Thursday, March 2, 2017

Bernstein, Symphonies Nos. 1 and 2, Baltimore Symphony Orchestra, Marin Alsop

One thing seems sure to me this morning. The advent of Bernstein's first (1942) and second (1949) symphonies marked the arrival of an American musical titan. Subtitled "Jeremiah" and the "Age of Anxiety," respectively, they showed us a contemporary modern composer of great originality, of dramatic power and lyrical intensity, a supreme melodist and a sure master of modern orchestration.

When we hear them again today in the hands of conductor Marin Alsop and the Baltimore Symphony (Naxos 8.559790), they speak directly to us, they cut through the more overtly successful later Bernstein works and his subsequent status as a conductor and musical guide of the first rank. They remind us that Bernstein was on to something special even then.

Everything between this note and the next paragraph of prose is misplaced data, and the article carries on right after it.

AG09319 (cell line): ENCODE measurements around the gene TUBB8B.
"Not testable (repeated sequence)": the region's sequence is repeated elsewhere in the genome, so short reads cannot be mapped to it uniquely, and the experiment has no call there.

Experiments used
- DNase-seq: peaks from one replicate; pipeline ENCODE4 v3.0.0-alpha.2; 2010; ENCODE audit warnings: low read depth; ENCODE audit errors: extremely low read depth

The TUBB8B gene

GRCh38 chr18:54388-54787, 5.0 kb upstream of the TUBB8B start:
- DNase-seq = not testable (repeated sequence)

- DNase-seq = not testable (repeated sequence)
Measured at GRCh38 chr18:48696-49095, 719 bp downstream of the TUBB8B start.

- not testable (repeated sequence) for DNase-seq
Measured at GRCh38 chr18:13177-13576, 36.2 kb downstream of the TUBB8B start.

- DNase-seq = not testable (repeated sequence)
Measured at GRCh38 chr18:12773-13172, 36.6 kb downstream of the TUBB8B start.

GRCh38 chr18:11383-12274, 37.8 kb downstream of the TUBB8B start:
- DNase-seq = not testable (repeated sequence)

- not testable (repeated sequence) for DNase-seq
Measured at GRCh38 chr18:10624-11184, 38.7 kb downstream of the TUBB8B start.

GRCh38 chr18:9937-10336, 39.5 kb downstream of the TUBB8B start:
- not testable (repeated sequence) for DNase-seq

We hear rhapsodic sincerity and great rhythmic vitality in "Jeremiah," as well understandably as some very spare but subtle Bernsteinian transformation of Jewish liturgical elements. The final movement brings in the mezzo-soprano part (nicely sung here by Jennifer Johnson Cano) for an almost Mahlerian flourish. Yet in the end this is an American symphony that follows originally in the footsteps of Bernstein's mentor and friend Aaron Copland.

The "Age of Anxiety," heard in its 1965 revision, goes even further into an American idiom, with the piano part (beautifully realized here by Jean-Yves Thibaudet) straying into jazz influences (that remained an important part of Bernstein's approach later on of course) and further extensions of the lyricism we hear in "Jeremiah."

With Marin Alsop's faithful and passionate readings of the two symphonies we hear a contemporary freshness, a timeless depth of spirit. They come across as landmark milestones in American symphonic music, as well they should.

Ms. Alsop and her musical colleagues breathe fresh air into these scores and give us pause. There is everything here, in supremely balanced readings.

Very much recommended, for those who have not fully experienced these symphonies as yet, and even for those who have.


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